One of the most effective ways to help relieve pain, reduce stress, and improve sleep may already be in your bedroom. According to The British Medical Journal, orgasms can also boost your immune system and increase life span. Those who orgasm two times a week or more add eight years to their lives.

A recent study showed that people ages 50–89 who engaged in sexual activity in the past year had higher levels of cognitive functioning. Another study reported that men who sexually engaged once a month or less had a 45% increased risk of cardiovascular disease compared to those who engaged two to three times a week. The Journal of the American Medical Association reports that the more a man ejaculates, the lower his risk of getting prostate cancer. Endocrinologists at both Columbia and Stanford University found that women who have sex at least once a week have more regular cycles and less painful menstrual cramps. 

Some health benefits are related to orgasming in general, but other benefits relate to partnered interactions. For example, many studies link lower blood pressure and orgasm, but a landmark study found that intercourse specifically lowered systolic blood pressure. 

Strong pelvic floor muscles help women maintain healthy vaginal tissue and avoid incontinence, which 30% of women experience over a lifetime. During orgasm, women experience contractions every tenth of a second. Vaginal penetrative sex, orgasm or not, helps keep a woman’s vaginal barrel and muscle tissue healthy. In fact, if women aren’t having vaginal penetrative sex every week, they should use a dilator once a week to maintain healthy vaginal tissue, strengthen pelvic floor muscles, and prevent atrophy to the vaginal barrel.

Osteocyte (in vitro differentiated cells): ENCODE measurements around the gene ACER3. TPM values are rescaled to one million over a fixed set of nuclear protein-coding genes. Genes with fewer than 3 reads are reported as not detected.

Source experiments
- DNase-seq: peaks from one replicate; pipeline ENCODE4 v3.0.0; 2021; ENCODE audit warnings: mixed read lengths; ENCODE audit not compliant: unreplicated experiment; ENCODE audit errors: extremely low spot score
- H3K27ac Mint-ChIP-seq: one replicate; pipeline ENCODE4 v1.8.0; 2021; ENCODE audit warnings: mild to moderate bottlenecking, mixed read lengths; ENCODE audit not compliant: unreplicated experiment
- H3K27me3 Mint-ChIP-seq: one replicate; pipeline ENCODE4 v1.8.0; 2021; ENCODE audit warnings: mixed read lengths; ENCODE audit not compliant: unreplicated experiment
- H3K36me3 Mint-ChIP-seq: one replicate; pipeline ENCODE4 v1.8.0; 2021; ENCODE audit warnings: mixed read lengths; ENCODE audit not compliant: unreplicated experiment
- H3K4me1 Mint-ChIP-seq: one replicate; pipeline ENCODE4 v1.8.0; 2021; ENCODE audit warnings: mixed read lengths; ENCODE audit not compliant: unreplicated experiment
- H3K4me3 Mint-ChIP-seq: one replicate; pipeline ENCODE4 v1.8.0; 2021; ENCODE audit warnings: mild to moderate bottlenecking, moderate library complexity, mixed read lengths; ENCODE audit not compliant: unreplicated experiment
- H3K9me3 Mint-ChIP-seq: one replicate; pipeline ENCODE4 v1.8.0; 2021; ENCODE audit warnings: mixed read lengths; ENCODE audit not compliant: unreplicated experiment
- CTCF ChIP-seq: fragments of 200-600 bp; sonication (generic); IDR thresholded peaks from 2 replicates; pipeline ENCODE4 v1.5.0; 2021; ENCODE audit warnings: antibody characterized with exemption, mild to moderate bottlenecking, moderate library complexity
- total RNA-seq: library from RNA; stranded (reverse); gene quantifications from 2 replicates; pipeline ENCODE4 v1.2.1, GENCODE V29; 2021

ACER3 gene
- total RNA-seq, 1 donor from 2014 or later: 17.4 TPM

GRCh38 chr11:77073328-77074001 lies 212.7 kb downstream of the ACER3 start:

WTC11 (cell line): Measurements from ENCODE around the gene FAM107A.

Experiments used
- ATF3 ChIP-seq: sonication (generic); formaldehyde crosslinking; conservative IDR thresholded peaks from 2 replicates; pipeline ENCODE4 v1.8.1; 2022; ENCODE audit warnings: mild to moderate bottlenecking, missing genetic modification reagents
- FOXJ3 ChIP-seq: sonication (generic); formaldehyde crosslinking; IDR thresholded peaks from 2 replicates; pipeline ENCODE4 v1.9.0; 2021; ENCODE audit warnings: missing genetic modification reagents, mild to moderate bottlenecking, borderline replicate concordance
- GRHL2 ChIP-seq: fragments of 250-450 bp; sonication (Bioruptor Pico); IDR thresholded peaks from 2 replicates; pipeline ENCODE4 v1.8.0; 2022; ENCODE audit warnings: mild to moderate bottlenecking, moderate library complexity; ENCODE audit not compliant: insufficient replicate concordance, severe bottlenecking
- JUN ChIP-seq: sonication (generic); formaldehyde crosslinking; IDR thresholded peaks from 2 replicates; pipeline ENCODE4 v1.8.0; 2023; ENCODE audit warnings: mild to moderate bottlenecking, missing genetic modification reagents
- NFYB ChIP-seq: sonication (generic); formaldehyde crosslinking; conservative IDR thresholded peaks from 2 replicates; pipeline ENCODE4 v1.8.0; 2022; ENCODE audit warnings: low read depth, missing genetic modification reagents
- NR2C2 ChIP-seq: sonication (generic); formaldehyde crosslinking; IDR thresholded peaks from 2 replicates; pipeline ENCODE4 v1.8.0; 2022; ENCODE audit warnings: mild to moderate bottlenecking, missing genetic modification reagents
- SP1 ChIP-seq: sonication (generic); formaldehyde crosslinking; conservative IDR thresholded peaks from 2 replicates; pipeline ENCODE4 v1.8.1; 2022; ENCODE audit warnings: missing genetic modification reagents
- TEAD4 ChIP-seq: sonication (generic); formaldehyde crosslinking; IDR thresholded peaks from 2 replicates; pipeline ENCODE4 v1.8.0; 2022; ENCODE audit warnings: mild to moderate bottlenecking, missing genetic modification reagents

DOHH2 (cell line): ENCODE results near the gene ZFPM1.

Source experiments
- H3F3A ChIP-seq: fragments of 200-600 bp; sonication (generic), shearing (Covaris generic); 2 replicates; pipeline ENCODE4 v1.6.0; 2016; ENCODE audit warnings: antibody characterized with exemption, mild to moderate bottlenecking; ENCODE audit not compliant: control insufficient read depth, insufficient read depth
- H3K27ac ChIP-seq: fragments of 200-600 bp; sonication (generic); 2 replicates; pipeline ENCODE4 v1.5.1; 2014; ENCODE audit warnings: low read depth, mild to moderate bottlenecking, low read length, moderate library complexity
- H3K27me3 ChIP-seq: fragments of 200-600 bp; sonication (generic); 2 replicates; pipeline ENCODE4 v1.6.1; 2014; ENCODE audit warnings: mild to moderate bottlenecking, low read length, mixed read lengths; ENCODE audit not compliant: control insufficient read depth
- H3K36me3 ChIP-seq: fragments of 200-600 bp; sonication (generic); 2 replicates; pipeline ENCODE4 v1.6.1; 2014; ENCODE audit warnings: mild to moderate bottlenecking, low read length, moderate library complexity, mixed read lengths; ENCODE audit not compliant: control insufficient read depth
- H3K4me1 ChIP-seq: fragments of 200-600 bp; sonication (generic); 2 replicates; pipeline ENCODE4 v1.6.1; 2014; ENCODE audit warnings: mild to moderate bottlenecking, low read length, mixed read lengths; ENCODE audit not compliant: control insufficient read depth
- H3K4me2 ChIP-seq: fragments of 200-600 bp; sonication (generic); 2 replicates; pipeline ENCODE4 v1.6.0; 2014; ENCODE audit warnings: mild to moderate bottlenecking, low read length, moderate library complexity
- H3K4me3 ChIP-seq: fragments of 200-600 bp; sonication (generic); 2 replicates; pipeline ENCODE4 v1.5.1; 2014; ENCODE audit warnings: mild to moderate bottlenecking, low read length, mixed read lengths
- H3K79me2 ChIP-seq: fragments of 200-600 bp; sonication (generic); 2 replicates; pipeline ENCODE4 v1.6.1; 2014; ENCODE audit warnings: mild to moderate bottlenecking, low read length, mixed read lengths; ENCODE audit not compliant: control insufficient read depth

After orgasm, there is an increase in the calming hormone oxytocin and a decrease in the stress-producing hormone cortisol. This improves the ability to fall asleep, and according to a study in the Journal of Women’s Health, increased estrogen levels allow for deeper REM cycle sleep. 

Increased levels of oxytocin have added benefits for monogamous couples. Researchers in Germany found that oxytocin impacted monogamous men’s choices when encountering an attractive stranger. Oxytocin promoted bonding with their significant other, not the stranger. 

There are benefits for those who engage in consensual non-monogamy or BDSM (bondage, discipline, sadism, and masochism). Reuters found people who identify with BDSM were less neurotic and felt more secure in their relationships. When a relationship is not monogamous, the people involved have to be able to understand their wants and boundaries and effectively communicate that to their partners.

Sex is more than just for pleasure. Its health benefits can improve your quality of life and make it last longer. 


Jennifer Valli is a psychotherapist who specializes in sexual health. She is certified nationally with AASECT, the American Association of Sexual Educators, Counselors, and Therapists. She is an adjunct instructor at the University of Tennessee Health Science Center in the departments of OBGYN and Occupational Therapy.